Friday in Sochi did not look encouraging for Mercedes. Red Bull and Ferrari out-paced them handily, and Lewis Hamilton gave a pessimistic assessment.
Are the team really that far away? It’s striking that every other team in the field was closer to their 2018 pace (or, in the case of McLaren, quicker than it) than Mercedes were. And not by small margins: Mercedes were almost two-and-a-half seconds slower than their best effort last year, whereas Ferrari were one-and-a-half seconds away and Red Bull just 0.1s slower than in 2018.
The team’s technical director James Allison indicated the team is far from being all at sea. “That was mostly a difficult day but with some bright moments in it that give us hope that we can do a good job tomorrow and on Sunday,” he said.
Allison gave plenty of cause for optimism in the Mercedes camp. “We’re quite clearly a little bit out of step with the other teams in terms of our first lap performance on a track where we’ve traditionally found it a bit difficult to get the front tyres to the temperature we need them. But we made some decent learning steps during the day and if we carry on in that direction, then things should look brighter tomorrow.
“We’re also quite reassured by the fact that on high fuel and when the first lap is taken out of the picture, the car looks swift and looks like it will be a good racing car.” Valtteri Bottas also felt the car’s single-lap pace on soft tyres could be improved, and that in race trim on the harder rubber it looked a more competitive proposition.
Despite their 0.6-second gap to Max Verstappen’s pace-setting Red Bull, Mercedes are not talking about damage limitation just yet. The Red Bulls are very likely to end up behind them on the grid anyway thanks to their engine penalties.
The timing of those changes is starting to look unfortunate, as Verstappen hinted at after practice, given their sub-par performance in Singapore. Not only do they look like genuine contenders for pole position in Russia, but the weather is expected to turn wet on Saturday, which could also have played into their hands.
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As well as potentially mixing up the order, a wet qualifying session could also mean the drivers who reach Q3 don’t have to start on used tyres, providing they don’t set their best Q2 time on slicks. We could therefore end up seeing a greater range of strategies in the race.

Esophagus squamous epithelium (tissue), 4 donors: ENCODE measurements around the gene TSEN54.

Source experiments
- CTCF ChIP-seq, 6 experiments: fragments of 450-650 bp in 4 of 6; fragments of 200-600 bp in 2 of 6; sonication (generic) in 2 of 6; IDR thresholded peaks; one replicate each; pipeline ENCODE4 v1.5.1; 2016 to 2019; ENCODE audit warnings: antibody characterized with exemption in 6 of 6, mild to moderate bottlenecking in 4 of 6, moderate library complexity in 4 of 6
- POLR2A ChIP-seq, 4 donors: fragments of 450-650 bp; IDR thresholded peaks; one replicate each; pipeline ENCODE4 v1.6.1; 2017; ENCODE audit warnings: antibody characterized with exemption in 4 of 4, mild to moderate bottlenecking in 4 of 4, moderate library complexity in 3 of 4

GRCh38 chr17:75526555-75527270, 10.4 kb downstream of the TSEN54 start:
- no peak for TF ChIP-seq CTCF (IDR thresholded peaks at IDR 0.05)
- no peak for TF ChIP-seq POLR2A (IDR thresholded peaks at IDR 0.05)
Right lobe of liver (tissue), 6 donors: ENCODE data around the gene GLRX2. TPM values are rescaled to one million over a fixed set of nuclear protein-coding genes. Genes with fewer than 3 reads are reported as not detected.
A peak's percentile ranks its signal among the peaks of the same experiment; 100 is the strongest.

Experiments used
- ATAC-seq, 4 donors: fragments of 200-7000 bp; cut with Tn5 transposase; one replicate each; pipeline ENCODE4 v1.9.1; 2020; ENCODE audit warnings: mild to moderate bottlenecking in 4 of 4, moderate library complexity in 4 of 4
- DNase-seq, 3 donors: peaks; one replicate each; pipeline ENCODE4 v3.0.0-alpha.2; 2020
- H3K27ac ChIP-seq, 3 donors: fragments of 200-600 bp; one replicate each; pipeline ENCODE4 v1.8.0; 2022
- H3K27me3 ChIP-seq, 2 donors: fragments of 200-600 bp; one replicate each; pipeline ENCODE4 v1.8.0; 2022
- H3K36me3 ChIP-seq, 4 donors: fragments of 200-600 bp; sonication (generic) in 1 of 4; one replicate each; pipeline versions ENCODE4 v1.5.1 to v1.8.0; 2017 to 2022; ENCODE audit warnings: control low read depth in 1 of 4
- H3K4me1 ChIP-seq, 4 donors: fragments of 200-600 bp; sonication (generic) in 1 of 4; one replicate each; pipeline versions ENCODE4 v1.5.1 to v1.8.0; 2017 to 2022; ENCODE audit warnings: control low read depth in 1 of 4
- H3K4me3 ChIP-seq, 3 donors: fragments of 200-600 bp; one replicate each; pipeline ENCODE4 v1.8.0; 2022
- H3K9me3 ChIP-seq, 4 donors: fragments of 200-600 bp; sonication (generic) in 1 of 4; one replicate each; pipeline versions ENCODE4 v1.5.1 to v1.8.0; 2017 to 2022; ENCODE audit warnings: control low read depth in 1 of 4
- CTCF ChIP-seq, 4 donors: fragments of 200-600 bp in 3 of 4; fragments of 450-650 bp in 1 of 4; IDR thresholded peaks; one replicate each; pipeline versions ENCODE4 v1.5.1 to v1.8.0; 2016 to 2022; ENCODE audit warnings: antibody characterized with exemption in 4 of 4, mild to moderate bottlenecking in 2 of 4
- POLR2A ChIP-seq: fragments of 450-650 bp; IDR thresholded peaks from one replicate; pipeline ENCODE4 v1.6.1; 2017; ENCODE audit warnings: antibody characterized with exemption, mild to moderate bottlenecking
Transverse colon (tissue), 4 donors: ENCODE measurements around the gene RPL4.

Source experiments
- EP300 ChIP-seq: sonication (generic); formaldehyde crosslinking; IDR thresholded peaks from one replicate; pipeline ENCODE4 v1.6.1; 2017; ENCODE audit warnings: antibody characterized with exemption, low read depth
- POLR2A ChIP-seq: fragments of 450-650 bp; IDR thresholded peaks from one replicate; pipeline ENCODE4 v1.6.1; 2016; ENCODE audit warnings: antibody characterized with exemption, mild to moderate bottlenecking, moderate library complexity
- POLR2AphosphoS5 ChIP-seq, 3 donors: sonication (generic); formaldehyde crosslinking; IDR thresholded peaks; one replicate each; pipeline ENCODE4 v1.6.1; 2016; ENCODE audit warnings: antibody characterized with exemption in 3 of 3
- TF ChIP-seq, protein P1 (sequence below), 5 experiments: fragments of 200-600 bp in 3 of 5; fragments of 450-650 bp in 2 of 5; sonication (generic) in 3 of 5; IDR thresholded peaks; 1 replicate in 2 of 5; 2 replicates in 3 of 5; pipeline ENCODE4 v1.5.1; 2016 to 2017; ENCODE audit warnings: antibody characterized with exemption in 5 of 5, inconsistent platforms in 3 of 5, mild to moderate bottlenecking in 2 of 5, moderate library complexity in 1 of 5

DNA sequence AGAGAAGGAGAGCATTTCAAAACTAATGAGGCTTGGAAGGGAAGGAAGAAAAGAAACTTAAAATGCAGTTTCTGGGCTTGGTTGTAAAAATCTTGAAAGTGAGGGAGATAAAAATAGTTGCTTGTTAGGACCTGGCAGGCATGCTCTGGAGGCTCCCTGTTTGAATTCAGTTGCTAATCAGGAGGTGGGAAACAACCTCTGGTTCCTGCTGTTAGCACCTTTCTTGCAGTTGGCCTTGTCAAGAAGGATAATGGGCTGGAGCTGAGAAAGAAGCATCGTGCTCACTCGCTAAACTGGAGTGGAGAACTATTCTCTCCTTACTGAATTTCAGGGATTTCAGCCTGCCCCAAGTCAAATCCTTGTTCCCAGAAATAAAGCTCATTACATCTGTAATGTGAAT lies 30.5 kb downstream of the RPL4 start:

There is also the chance that a Red Bull driver could qualify fastest and not take pole position; indeed, they could achieve a one-two in qualifying yet both be relegated off the front row. Last year Verstappen raced from the back row of the grid to finish fifth, and he’s optimistic he’ll be able to make up places quickly again this year if he needs to.
Ferrari are wary of their pace too. “Red Bull look really quick this morning and also in the afternoon especially in sector three,” admitted Sebastian Vettel.
In Charles Leclerc’s hands the SF-90 looked fast, but throughout practice Vettel couldn’t match his team mate’s pace through the final sector. “I think we can improve especially in terms of balance, bringing the car a bit more together and then it should be a better day tomorrow,” Vettel added.
Curiously, the one team which managed to improve its 2018 time today was more pessimistic about its potential. “We tried a few things in [second practice] that clearly didn’t work or were not in the right direction,” said McLaren’s Carlos Sainz Jnr. “It looks to be a challenging week for us ahead of us, because in sector three we are not able to generate any grip from the tyres or from whatever it is.”
The form guide may well be through out of the window if it rains tomorrow, and the forecast does look decidedly gloomy, with a high percentage chance of rain throughout much of the day. If qualifying stays dry, don’t be surprised if we see more of the slipstreaming shenanigans familiar from Spa and Monza, as drivers will be keen for a tow along Sochi’s several long, flat-out sections. Look out also for drivers from the front-running teams seeking to reach Q3 on the medium compound tyre, which should be possible on a dry track, and would create better strategic options for the race.
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Longest stint comparison – second practice
This chart shows all the drivers’ lap times (in seconds) during their longest unbroken stint. Very slow laps omitted. Scroll to zoom, drag to pan, right-click to reset:
Combined practice times
|1||Max Verstappen||Red Bull-Honda||1’34.544||1’33.162||54|
|6||Pierre Gasly||Toro Rosso-Honda||1’36.538||1’34.971||51|
|7||Sergio Perez||Racing Point-Mercedes||1’36.321||1’34.998||58|
|9||Lance Stroll||Racing Point-Mercedes||1’36.714||1’35.176||57|
|10||Alexander Albon||Red Bull-Honda||1’35.484||1’35.216||40|
|12||Daniil Kvyat||Toro Rosso-Honda||1’38.550||1’35.337||43|
|15||Kimi Raikkonen||Alfa Romeo-Ferrari||1’36.770||1’35.374||56|
|17||Carlos Sainz Jnr||McLaren-Renault||1’36.523||1’35.635||57|
|18||Antonio Giovinazzi||Alfa Romeo-Ferrari||1’37.328||1’36.004||47|
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Teams’ progress vs 2018
Quotes: Dieter Rencken
2019 Russian Grand Prix
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